Unfortunately the weather was not overly co-operative but we still made the best of it. The backside of Mont Fort was the pretty obvious first stop for exploration. The warm temps that clagged the snow on our ski yesterday had not missed Verbier either so the directive was to stay high and ski north facing slopes. So we made our way to Mont Fort, skied a small way down then made a short bootpack up to a col on the top of the Glacier do Mont Fort. The snow was lovely and we had an epic descent all the way to the dam.
You then push along a trail for quite some distance along the Lac de Cleuson until you reach the dam wall. There are some shady trees facing north below the dam so John thought we would drop in there to see if the snow was nice. The first 2 turns were.
The thing that struck us about Verbier in comparison to Chamonix is the endless terrain – where Chamonix is often restricted by enormous steeps, crevassed glaciers, overhanging seracs etc Verbier has much more wide open skier accessible terrain. Avalanche danger still needs to be front of mind but a lot of the objective hazards present in Chamonix don’t need to be negotiated.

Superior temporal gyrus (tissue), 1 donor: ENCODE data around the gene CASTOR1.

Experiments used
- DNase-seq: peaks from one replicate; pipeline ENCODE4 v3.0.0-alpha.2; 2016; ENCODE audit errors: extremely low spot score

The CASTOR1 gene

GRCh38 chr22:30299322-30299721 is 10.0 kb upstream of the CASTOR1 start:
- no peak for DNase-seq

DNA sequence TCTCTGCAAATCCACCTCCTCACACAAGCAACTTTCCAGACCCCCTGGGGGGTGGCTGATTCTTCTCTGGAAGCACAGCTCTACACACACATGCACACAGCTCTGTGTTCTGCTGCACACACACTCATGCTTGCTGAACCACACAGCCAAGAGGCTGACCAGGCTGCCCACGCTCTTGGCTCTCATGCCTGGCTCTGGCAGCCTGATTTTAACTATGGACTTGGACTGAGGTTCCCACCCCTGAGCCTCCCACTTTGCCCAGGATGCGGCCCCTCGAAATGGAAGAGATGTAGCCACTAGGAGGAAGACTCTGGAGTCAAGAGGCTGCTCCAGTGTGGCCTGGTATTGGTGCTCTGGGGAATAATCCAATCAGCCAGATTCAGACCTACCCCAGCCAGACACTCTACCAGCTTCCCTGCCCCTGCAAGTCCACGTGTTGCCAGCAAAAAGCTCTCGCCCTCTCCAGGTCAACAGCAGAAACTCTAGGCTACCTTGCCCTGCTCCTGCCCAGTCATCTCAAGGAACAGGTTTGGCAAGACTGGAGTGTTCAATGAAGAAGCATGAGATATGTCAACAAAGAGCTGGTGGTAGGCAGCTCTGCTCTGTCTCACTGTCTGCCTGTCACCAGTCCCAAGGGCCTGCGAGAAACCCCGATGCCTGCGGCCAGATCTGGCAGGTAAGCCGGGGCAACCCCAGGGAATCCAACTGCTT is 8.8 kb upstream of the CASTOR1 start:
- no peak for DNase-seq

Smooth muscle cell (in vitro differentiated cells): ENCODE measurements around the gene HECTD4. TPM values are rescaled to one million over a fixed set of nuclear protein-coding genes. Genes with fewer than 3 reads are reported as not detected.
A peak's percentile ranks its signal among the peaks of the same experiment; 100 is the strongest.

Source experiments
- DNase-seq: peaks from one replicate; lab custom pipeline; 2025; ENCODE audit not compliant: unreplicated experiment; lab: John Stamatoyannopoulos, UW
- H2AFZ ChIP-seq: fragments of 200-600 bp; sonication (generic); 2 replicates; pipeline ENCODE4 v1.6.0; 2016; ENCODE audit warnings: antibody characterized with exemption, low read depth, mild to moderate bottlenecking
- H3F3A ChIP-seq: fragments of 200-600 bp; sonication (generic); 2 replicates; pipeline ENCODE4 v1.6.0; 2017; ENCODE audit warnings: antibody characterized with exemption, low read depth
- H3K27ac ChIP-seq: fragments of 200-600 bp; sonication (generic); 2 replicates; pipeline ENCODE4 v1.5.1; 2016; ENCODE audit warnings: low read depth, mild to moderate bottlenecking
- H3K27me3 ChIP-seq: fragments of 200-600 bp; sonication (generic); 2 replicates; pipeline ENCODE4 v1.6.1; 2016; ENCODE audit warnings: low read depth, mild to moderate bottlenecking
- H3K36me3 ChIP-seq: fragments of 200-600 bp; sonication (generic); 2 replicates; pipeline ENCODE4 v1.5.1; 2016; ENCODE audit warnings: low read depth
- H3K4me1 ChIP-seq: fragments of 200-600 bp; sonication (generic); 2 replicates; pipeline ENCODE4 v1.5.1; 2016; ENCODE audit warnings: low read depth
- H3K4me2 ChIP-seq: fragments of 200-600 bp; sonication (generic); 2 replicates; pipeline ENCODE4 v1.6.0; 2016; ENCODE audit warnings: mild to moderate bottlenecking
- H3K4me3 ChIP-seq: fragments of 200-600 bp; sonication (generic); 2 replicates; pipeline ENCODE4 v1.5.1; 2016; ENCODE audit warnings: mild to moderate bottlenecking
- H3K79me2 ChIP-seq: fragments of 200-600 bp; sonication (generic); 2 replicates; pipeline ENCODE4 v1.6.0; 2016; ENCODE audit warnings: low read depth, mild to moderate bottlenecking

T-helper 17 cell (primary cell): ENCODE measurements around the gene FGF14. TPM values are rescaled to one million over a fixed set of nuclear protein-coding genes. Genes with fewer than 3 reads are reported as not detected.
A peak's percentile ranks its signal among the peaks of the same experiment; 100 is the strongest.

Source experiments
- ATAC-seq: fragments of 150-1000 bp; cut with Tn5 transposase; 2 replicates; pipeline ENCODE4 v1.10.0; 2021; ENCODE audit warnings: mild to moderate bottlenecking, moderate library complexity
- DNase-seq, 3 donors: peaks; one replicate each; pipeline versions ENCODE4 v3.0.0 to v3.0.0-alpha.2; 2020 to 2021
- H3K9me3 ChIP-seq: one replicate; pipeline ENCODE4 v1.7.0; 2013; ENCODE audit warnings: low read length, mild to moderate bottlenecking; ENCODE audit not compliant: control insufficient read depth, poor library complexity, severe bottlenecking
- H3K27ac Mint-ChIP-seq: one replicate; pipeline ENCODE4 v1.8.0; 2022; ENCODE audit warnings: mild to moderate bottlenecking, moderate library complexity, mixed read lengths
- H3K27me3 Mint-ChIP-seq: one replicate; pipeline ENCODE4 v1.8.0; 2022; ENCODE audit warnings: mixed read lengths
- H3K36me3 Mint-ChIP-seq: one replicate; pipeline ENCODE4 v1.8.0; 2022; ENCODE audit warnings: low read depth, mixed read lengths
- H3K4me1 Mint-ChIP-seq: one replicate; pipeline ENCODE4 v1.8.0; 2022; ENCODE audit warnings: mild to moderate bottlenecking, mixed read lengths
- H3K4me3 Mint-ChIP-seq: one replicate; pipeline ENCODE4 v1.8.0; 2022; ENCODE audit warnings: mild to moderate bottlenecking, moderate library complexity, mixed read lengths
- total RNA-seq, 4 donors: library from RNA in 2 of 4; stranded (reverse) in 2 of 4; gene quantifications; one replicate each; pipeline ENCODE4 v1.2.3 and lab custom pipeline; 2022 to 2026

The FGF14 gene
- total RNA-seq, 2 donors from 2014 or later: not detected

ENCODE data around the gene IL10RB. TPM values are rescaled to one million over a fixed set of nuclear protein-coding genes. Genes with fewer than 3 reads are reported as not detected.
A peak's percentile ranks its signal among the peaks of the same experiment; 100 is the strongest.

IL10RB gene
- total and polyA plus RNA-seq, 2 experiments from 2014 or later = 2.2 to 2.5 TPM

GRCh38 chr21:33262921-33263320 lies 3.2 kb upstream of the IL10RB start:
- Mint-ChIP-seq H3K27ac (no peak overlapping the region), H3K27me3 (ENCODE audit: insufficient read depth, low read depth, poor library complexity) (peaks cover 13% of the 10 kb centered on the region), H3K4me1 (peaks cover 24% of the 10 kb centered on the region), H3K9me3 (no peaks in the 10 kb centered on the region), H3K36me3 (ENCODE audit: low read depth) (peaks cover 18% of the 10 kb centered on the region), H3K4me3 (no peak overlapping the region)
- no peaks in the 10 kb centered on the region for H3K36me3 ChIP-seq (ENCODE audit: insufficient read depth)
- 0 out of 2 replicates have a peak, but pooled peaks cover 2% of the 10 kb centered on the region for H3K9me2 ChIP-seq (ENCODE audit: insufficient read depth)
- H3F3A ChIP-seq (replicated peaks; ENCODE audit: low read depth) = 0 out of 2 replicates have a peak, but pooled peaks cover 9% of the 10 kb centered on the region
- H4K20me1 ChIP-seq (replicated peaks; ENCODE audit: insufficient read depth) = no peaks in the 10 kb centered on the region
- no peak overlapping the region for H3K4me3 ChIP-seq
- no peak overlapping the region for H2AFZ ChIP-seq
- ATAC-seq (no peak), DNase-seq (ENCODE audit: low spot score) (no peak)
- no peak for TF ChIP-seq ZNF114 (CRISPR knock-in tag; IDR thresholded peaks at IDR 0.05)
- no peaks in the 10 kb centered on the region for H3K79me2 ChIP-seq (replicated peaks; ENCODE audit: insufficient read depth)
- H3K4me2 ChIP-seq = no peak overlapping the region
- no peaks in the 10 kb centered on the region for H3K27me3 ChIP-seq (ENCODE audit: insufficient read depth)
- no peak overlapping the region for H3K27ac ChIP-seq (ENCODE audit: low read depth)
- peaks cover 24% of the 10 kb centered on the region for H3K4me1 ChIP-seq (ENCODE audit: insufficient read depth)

After our adventure on the Mont Fort backside we headed for another Verbier classic the Vallon d’Arbi. This is easily accessed from the bottom of a piste that we skied many times in 2010 but due to inexperience and lack of avalanche gear/knowledge we left it alone. We found some nice shady north facing snow near the top and as we descended further we were in the familiar feeling for Australians of slush underfoot. Again this zone exemplified the amount of skiable terrain and Verbier’s standing as a freeride paradise.
After our descent to La Tsoumaz it was late in the day with not much left to explore so we had a fantastic traditional Swiss lunch with John in the Savoleyres area before skiing down to Verbier to end our day. It was great to see a couple of zones that we missed when on our own and we are confident that if we had a good handle on the avalanche conditions we’d be able to head back without a guide.